In terms of battery life, Huawei promises the same 14 days in typical use as the Huawei Watch GT 3. Put its outdoor tracking features to regular use and that can drop to seven days. If you’re turning to the GT Runner for a solid week’s worth of training, running regularly throughout, seven days feels accurate. If you’re not training every other day, then it’s absolutely capable of hitting that two week mark.
Huawei Watch GT Runner data & feedback: insightful stuff
The Huawei Watch GT Runner promises to deliver a host of running insights, including Garmin and Polar staples such as Training Load, VO2 Max, recovery time and predicted race times, plus Huawei’s own Running Ability Index.
The latter will score you based on previous training, heart rate information and distance covered in training. It wasn’t far off telling us what running shape we were in compared to a Garmin watch, but you’ll want to feed it with more reliable heart rate data from an external sensor to get the most accurate feedback.
If you’re not sure where to start with your running, Huawei includes AI coaching plans, which begin by asking you questions about your running experience. It uses your answers to build a plan that you can follow on the Health smartphone app or on the watch itself. It does a nice job of prompting you when you have a training session for the day and breaking down exactly what those sessions are comprised of.
All of that data lives primarily in Huawei’s Health app. That said, there is some small support for third party apps like Adidas Running. There’s also an app solution which offers a workaround for Android users to sync data to Strava. But if you’re an iPhone user and you love Strava, you’ve got no such luck.
Huawei Watch GT Runner smart features:
When you’re not thinking about running or exercise, the GT Runner can play the smartwatch game without abandoning its fitness skills.
It can track steps and sleep (although it definitely performed more reliably for the latter, offering rich sleep data). Huawei also includes the Healthy Living Clover that debuted on the Watch GT 3, which is there to remind you to drink more water and smile more throughout the day.
As a smartwatch, you get the ability to view notifications and to respond to them via Android smartphones. You can also view the weather, change watch faces and play music – although you can only transfer your own music over from your Android device.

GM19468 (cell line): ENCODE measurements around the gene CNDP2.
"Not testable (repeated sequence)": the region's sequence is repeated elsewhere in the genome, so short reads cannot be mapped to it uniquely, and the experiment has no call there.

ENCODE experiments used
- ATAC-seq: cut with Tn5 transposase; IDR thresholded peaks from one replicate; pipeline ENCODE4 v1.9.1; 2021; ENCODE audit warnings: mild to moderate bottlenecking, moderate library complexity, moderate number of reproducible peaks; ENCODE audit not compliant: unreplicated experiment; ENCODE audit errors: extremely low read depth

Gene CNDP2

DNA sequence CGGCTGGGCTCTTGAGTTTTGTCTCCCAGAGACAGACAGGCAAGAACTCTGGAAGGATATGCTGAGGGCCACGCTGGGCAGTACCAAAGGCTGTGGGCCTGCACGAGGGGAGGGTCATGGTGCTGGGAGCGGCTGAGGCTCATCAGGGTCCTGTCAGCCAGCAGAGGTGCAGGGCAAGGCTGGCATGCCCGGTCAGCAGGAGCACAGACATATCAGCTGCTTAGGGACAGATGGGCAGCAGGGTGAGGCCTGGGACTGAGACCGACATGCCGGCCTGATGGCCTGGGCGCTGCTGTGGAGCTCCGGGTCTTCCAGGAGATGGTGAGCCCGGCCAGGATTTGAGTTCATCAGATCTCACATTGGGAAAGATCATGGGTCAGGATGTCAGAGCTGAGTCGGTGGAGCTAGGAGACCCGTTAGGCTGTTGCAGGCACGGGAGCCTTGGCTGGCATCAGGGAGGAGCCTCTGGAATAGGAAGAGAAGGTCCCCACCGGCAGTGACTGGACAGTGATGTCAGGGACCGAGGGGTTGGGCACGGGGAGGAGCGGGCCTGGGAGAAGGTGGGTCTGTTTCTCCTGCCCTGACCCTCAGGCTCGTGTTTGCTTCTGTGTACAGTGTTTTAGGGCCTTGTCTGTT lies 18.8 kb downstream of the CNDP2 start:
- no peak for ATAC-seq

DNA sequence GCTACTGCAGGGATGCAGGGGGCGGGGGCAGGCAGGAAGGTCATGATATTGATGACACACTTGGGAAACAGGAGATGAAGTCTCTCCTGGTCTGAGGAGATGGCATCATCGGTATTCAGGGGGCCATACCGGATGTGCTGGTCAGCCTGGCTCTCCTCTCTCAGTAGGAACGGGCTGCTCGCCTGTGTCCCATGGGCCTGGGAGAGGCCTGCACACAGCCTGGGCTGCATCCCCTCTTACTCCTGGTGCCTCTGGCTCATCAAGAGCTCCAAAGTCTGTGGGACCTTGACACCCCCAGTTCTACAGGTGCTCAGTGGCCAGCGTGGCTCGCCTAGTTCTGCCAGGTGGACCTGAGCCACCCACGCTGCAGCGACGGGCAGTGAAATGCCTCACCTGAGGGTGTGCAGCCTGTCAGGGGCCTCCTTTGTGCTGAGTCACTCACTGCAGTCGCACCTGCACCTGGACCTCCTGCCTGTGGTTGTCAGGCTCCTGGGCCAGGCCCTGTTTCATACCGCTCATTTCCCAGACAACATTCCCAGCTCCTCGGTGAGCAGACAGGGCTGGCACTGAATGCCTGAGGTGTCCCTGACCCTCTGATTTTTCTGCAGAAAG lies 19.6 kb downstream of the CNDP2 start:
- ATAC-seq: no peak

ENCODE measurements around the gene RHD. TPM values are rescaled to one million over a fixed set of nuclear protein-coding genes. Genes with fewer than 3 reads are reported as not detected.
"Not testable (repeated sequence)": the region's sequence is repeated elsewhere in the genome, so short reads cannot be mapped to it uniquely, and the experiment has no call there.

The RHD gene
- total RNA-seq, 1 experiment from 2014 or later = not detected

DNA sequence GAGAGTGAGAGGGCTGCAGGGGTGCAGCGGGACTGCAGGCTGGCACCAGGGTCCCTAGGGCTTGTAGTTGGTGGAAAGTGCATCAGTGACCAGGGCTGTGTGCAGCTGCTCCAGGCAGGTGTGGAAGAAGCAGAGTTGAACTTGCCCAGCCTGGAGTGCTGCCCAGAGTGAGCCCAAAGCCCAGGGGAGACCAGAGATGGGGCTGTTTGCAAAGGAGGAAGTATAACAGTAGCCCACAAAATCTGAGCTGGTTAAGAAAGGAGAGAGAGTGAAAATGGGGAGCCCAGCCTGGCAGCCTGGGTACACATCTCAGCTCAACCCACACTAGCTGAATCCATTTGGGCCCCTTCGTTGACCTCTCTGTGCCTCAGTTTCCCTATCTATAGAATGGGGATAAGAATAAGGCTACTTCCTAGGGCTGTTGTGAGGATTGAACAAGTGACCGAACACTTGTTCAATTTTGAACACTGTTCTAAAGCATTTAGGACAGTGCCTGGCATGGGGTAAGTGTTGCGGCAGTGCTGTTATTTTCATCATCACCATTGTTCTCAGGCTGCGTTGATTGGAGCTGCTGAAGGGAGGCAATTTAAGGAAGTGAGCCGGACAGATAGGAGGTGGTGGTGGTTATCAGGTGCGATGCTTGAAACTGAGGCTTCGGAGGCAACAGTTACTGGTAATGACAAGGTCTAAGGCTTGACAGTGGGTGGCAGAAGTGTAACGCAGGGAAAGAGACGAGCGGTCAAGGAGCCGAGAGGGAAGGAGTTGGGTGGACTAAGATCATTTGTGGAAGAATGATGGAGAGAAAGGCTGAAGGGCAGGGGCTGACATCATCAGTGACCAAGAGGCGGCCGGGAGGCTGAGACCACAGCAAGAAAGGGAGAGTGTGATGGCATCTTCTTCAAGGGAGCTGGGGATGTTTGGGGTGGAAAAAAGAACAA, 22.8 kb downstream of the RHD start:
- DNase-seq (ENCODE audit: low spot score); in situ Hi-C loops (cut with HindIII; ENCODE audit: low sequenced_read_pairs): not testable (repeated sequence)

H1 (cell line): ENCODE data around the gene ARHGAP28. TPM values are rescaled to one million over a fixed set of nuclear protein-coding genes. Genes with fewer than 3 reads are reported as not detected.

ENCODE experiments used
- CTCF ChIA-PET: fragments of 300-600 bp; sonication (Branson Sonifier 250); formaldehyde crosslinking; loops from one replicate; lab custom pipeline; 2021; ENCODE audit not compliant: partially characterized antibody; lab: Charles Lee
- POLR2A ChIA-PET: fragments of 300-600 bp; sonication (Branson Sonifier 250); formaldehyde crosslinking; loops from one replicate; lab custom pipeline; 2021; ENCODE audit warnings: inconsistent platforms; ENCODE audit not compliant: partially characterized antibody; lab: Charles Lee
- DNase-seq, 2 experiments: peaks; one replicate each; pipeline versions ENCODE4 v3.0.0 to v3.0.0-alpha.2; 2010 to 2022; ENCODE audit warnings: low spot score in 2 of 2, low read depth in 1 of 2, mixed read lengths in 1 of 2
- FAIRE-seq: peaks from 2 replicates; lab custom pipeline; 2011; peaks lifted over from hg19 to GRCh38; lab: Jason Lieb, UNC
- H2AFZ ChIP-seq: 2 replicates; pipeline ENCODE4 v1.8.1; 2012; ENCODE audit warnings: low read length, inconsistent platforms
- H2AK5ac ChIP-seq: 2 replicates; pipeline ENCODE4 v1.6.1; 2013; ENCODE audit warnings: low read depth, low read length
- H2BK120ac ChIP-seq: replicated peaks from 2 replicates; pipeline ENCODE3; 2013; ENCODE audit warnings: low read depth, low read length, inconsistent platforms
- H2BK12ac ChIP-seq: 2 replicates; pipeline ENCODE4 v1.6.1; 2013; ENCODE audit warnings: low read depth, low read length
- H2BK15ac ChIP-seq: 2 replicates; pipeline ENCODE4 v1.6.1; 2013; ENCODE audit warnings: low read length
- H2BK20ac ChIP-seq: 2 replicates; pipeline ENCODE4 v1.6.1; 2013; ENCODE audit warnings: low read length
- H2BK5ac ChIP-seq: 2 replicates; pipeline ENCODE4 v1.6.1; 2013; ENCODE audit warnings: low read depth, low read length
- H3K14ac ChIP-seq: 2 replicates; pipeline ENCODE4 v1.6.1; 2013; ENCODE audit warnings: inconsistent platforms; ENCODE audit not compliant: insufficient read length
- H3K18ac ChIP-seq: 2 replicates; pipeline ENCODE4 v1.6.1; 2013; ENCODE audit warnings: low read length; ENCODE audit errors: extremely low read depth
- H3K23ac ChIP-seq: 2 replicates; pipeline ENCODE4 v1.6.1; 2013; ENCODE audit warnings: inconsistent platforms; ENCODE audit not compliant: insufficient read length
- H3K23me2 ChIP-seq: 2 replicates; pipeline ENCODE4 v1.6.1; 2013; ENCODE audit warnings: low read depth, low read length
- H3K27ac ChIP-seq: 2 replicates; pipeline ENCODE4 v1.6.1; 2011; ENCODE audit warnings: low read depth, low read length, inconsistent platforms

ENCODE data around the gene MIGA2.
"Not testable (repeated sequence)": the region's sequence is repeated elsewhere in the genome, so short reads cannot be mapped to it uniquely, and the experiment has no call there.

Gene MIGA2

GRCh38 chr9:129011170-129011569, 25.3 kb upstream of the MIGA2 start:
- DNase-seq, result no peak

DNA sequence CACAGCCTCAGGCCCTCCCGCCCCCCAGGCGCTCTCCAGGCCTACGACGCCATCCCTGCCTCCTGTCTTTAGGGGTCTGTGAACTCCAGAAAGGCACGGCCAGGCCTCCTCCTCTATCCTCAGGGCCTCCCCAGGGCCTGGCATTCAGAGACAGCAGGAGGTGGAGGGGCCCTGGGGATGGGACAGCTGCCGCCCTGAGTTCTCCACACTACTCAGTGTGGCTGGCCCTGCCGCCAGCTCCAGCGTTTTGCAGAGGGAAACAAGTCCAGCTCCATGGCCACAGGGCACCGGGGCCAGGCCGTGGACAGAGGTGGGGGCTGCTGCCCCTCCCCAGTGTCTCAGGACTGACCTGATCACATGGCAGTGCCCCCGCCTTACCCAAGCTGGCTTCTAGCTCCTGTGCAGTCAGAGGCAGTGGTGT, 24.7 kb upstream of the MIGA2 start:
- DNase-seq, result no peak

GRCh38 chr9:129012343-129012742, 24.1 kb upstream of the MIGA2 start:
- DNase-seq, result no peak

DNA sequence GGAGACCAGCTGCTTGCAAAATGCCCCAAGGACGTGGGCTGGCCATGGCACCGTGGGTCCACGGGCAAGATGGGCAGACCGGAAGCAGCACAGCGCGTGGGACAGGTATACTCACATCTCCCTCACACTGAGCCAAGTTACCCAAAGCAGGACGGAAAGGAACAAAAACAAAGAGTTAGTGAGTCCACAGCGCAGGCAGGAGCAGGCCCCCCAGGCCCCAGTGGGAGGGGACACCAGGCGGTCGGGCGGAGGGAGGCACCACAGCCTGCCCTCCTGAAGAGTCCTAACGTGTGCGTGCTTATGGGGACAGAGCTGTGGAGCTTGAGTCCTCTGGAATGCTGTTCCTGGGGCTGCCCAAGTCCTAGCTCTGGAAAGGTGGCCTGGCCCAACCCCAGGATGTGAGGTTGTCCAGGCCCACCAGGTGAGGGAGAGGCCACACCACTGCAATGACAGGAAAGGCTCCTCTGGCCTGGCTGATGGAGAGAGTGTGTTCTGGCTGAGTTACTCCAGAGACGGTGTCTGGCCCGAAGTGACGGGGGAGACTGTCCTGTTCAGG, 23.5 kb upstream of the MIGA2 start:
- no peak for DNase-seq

There’s access to Huawei’s Celia smart assistant too, but only if you have a Huawei phone connected to the watch. There’s no sign of payment support or LTE connectivity, which is currently reserved for the more expensive Huawei Watch 3.
Huawei Watch GT Runner verdict
While the Watch GT Runner is pitched as Huawei’s first proper smartwatch for sprinters, Huawei’s been serving joggers pretty well since its GT 2 series. What the Runner does is package those existing features up in a design that makes it a far more suitable running companion – and adds a few useful extras.
The features that it shares with the Huawei Watch GT 3 are well-executed, plus it performs well on the tracking and accuracy front. But it’s still let down by certain aspects on the software side: it lacks official support for several major third-party apps, and there’s inconsistency in the features available to Android and iPhone users.
These niggles mean rival devices like the Garmin Forerunner 245 will be a better option for most runners. But if you can look past the software frustrations, the Watch GT Runner is a smart, lightweight watch with no shortage of features for those of a sprinting disposition.
It’s hard to judge without a confirmed UK price – but if you’ve been hoping for a Huawei wearable that offers pretty much everything you need to track serious runs, you’ll have time for the Huawei Watch GT Runner.
Lovely light design for active use
Useful running software features
Works with external heart rate monitors
Few great running apps available
Promised GPS improvements not quite there
Smartwatch experience favours Android users
|Display||1.43in, 466×466 AMOLED touchscreen|
|Connectivity||GPS, Bluetooth, NFC|
|Sensors||Accelerometer, gyroscope, geomagnetic, optical heart rate, air pressure|